A design for a thermocouple embedded inside a clay brick able to power LED lighting has won a hackathon to find cheap, novel energy sources for developing countries.
Organised by RS Components and held at one of Google’s London offices, the 48-hour hackathon brought together engineers from a variety of backgrounds, including 3D-printing pioneer and founder of RepRap Professional Adrian Bowyer.
Pete Wood, head of product category marketing at RS, said the participants in the Power Hack had been active in the company’s online DesignSpark community “but did not know each other until the hackathon started”.
Wood added: “The idea behind the event was to hack for people without access to electricity. The idea was to create designs that villagers could put together themselves and to show that the tools exist that enable people to make and prototype things very quickly. The teams designed some of the circuitry here and used 3D printers to make parts. We’ve had components ordered in and people have scrounged bits from everyone. One of the teams went off to get discarded lithium-ion batteries.”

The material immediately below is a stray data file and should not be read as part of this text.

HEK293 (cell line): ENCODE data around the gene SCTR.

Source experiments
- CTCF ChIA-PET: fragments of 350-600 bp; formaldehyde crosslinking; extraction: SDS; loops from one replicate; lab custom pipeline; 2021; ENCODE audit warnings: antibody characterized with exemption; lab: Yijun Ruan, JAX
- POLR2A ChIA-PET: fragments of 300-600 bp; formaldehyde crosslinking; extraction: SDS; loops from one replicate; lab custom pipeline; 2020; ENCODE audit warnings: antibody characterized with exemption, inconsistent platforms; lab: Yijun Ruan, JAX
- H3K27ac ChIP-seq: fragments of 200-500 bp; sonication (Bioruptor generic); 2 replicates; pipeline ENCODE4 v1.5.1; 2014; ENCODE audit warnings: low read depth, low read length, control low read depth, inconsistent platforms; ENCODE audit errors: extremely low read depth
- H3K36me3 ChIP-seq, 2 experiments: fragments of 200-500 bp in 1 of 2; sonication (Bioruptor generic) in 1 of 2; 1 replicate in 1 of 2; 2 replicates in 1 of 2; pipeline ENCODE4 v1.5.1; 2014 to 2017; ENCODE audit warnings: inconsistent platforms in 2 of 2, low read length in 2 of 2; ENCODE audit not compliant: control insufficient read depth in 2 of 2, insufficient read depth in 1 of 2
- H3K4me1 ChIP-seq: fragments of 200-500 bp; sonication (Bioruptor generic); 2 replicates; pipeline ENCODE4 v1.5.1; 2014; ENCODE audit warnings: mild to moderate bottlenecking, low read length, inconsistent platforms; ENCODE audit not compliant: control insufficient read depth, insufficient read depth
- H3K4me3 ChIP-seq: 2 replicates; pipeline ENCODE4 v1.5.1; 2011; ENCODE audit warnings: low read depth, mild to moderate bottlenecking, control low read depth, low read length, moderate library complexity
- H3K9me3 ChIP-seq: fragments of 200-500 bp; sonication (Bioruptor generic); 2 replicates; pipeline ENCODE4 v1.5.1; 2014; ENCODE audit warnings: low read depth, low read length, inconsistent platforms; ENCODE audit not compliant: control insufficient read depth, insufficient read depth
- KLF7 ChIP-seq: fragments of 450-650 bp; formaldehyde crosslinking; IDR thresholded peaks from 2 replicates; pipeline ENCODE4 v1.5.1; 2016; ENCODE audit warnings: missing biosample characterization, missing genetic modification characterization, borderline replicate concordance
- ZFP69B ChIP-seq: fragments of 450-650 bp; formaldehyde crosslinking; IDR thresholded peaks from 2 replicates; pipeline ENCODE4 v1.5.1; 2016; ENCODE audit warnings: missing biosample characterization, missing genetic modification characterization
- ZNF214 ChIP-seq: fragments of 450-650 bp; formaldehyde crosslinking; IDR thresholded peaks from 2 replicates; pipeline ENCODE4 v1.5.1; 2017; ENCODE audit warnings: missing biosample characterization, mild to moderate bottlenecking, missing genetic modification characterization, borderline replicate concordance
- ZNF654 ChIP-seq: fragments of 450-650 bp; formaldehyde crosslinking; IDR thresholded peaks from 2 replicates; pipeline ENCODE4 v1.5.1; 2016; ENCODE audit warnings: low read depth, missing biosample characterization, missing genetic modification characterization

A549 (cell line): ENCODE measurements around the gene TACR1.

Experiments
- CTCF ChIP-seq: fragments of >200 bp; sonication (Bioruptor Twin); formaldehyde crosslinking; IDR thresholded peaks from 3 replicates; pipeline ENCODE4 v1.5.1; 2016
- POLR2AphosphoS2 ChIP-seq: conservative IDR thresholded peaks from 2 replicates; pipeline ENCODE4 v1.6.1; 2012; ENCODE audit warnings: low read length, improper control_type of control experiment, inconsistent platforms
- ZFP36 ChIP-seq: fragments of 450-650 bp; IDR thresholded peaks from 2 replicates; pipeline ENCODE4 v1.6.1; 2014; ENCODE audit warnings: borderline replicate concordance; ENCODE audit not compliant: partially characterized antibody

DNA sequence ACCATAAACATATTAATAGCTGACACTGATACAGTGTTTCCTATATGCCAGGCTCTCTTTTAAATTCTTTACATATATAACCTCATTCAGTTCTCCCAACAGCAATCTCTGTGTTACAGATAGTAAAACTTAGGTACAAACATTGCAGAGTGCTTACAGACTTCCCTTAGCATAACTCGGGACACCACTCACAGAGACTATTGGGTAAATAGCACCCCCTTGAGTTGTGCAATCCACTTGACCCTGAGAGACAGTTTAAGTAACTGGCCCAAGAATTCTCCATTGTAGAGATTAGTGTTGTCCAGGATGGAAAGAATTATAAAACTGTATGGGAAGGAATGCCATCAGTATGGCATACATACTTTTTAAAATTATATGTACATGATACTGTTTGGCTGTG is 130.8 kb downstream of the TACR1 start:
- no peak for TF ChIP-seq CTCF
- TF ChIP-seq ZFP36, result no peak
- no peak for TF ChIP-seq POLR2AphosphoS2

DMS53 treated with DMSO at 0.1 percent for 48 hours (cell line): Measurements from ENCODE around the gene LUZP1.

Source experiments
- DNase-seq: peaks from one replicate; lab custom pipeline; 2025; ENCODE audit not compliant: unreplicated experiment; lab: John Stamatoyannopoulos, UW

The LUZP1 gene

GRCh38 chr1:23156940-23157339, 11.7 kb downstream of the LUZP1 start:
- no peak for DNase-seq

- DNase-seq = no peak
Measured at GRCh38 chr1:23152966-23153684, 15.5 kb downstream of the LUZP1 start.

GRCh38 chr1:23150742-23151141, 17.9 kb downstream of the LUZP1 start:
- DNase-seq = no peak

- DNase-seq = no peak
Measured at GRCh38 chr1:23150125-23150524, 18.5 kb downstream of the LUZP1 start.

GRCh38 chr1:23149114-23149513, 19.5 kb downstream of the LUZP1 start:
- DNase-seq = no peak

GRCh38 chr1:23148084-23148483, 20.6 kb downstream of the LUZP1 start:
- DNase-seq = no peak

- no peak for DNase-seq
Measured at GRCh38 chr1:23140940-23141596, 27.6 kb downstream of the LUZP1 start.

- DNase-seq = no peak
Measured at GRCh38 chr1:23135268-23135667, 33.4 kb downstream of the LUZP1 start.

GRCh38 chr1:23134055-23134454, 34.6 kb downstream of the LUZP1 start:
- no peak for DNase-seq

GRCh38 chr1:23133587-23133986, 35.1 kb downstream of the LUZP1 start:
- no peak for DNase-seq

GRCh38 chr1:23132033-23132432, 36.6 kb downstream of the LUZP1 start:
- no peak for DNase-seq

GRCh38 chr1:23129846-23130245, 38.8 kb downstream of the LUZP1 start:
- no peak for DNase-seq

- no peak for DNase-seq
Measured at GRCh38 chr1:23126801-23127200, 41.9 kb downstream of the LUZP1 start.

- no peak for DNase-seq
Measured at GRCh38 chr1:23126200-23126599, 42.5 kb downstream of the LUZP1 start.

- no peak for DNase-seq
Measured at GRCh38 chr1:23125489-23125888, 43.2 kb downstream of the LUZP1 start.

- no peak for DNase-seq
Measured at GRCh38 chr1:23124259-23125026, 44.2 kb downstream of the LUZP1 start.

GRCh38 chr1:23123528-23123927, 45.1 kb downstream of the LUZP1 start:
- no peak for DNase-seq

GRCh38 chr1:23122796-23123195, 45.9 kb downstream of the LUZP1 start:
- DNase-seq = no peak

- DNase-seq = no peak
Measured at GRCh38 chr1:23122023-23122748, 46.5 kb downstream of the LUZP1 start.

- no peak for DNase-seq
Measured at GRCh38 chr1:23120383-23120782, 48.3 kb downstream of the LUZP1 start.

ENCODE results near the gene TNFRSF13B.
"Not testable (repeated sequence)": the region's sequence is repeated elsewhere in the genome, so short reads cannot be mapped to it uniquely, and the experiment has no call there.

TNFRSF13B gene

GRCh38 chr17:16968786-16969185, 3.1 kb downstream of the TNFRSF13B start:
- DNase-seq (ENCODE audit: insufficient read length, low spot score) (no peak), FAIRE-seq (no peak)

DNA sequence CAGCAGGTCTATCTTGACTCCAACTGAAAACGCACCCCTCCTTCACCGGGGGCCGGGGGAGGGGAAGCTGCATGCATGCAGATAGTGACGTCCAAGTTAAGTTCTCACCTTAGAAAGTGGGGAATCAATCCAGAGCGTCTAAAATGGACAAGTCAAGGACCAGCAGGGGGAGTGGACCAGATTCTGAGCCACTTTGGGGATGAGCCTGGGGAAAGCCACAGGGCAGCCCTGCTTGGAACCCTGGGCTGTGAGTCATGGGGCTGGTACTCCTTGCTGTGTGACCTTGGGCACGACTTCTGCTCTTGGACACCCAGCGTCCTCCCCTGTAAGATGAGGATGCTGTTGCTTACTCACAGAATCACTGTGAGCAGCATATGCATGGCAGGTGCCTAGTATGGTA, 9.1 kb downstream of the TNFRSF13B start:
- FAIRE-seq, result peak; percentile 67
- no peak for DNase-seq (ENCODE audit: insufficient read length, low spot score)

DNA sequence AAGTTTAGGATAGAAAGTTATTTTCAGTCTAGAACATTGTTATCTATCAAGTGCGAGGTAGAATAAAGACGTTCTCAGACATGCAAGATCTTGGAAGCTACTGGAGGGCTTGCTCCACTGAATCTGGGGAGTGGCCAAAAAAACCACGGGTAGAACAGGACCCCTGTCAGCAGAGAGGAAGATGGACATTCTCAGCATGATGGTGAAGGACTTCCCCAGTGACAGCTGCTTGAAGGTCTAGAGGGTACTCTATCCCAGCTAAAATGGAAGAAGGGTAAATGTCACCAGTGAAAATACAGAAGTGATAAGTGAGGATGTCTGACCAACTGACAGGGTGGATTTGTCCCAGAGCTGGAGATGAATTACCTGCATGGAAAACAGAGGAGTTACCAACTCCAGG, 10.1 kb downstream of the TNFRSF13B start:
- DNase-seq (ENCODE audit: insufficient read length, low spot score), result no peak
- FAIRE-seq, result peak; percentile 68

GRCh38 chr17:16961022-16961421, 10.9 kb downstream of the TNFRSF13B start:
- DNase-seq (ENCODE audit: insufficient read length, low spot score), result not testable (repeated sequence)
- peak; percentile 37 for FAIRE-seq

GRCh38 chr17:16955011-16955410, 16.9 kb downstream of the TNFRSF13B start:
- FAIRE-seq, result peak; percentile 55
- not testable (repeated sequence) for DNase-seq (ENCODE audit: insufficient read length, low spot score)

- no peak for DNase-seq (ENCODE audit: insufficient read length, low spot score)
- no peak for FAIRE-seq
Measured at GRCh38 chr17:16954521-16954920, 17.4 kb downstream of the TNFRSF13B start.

Two members of the UK charity Practical Action provided teams with advice on the kinds of materials people in remote villages in developing nations could expect to access. “They had a lot of local knowledge of what’s there,” said Wood.
Practical Action technical advisor Neil Noble said: "We were involved very early on in focusing on energy as the main requirement. The groups here have taken onboard a lot of what we thought was important.”
Team Maxwell, which included Bowyer, came up with the winning concept, called SeeBrick, a copper-iron thermocouple embedded into the clay bricks commonly used to insulate cooking stoves. The team calculated six of the bricks could generate 2.5W, enough to drive up to 15 LED lights in the home at night.
“We envisage two types of manufacturing kit,” said Bowyer. One intended for production in towns that can get access to a 3D printer; the other for rural villages that uses some preformed parts but which uses just a simple motor to draw and spot-weld the wire that forms each thermocouple layer.
The other projects focused on recovering lithium-ion batteries and generating energy from water or wind using parts made from plastic bottles and aluminium cans. Wood said the designs would be documented as open-source projects to allow others to work on them and modify the designs.
“Now we want to find a company that’s interested in this work,” said Matt Silver-Vallance of Practical Action. “Can there be a sustainable business? Can it be produced in a plant in a large town locally and become a commercially viable entity?”